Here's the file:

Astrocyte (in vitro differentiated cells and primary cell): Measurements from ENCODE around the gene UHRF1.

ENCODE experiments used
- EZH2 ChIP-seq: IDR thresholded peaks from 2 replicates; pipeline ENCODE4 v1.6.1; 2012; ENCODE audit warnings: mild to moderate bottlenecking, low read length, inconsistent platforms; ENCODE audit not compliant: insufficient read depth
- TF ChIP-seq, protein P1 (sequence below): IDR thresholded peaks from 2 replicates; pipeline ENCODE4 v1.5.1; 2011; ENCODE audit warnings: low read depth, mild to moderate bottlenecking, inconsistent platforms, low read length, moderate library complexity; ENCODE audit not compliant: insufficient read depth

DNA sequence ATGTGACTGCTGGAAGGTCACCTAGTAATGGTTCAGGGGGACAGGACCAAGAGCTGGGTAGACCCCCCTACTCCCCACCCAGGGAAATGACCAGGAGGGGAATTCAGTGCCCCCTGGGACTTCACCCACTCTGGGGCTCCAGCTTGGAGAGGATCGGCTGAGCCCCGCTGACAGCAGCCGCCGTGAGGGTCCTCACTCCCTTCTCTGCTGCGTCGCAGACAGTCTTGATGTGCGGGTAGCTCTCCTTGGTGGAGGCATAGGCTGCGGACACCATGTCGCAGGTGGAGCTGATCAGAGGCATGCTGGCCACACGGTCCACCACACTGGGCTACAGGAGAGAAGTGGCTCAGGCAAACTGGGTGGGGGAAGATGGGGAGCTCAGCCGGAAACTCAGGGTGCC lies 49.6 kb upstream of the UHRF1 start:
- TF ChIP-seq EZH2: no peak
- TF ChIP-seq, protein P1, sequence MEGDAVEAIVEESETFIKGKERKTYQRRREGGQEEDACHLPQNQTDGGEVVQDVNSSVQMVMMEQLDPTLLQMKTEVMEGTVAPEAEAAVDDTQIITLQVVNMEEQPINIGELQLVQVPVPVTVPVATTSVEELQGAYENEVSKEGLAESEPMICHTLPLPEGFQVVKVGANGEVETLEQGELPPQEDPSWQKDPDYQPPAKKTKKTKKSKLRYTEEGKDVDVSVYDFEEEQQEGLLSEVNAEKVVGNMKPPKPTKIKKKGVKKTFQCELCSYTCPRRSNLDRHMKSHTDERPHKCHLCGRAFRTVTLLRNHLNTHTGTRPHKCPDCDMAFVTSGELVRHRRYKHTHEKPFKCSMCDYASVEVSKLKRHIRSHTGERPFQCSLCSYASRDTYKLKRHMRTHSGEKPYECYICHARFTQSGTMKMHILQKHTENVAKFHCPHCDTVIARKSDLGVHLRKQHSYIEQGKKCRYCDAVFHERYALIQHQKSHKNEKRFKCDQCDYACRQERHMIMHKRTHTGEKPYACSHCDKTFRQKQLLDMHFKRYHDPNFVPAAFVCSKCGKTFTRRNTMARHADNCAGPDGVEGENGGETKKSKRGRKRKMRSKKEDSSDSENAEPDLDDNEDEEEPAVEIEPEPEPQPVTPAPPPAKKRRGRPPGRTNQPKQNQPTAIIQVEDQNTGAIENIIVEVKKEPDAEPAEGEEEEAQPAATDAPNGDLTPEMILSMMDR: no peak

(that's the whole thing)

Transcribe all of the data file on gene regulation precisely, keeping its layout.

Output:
Astrocyte (in vitro differentiated cells and primary cell): Measurements from ENCODE around the gene UHRF1.

ENCODE experiments used
- EZH2 ChIP-seq: IDR thresholded peaks from 2 replicates; pipeline ENCODE4 v1.6.1; 2012; ENCODE audit warnings: mild to moderate bottlenecking, low read length, inconsistent platforms; ENCODE audit not compliant: insufficient read depth
- TF ChIP-seq, protein P1 (sequence below): IDR thresholded peaks from 2 replicates; pipeline ENCODE4 v1.5.1; 2011; ENCODE audit warnings: low read depth, mild to moderate bottlenecking, inconsistent platforms, low read length, moderate library complexity; ENCODE audit not compliant: insufficient read depth

DNA sequence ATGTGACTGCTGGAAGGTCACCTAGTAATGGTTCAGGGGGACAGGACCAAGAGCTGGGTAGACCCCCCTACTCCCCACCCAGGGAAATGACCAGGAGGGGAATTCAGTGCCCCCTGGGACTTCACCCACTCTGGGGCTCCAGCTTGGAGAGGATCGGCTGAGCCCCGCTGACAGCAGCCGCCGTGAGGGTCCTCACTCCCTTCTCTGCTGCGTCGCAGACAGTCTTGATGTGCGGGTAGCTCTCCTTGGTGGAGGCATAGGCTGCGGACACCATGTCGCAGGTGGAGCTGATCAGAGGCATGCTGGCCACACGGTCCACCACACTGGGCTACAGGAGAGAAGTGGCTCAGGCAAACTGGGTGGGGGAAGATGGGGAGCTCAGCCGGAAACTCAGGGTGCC lies 49.6 kb upstream of the UHRF1 start:
- TF ChIP-seq EZH2: no peak
- TF ChIP-seq, protein P1, sequence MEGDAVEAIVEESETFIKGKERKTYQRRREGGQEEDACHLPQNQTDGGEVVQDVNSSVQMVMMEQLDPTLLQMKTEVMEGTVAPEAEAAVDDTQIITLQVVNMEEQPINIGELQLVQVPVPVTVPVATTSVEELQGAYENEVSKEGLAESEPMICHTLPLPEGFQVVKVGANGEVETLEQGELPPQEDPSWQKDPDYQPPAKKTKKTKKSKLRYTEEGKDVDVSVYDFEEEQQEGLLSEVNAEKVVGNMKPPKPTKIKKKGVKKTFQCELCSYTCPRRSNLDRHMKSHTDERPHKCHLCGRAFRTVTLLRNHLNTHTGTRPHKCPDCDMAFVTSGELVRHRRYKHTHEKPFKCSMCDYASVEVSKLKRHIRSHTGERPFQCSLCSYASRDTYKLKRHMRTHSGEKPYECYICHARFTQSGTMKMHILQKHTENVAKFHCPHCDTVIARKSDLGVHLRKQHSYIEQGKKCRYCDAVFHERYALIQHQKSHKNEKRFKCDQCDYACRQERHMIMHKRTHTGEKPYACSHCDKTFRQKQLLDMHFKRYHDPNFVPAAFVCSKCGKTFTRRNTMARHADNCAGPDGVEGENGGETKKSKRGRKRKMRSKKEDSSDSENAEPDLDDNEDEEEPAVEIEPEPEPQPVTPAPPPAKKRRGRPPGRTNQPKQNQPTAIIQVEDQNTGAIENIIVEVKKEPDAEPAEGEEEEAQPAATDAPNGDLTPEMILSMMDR: no peak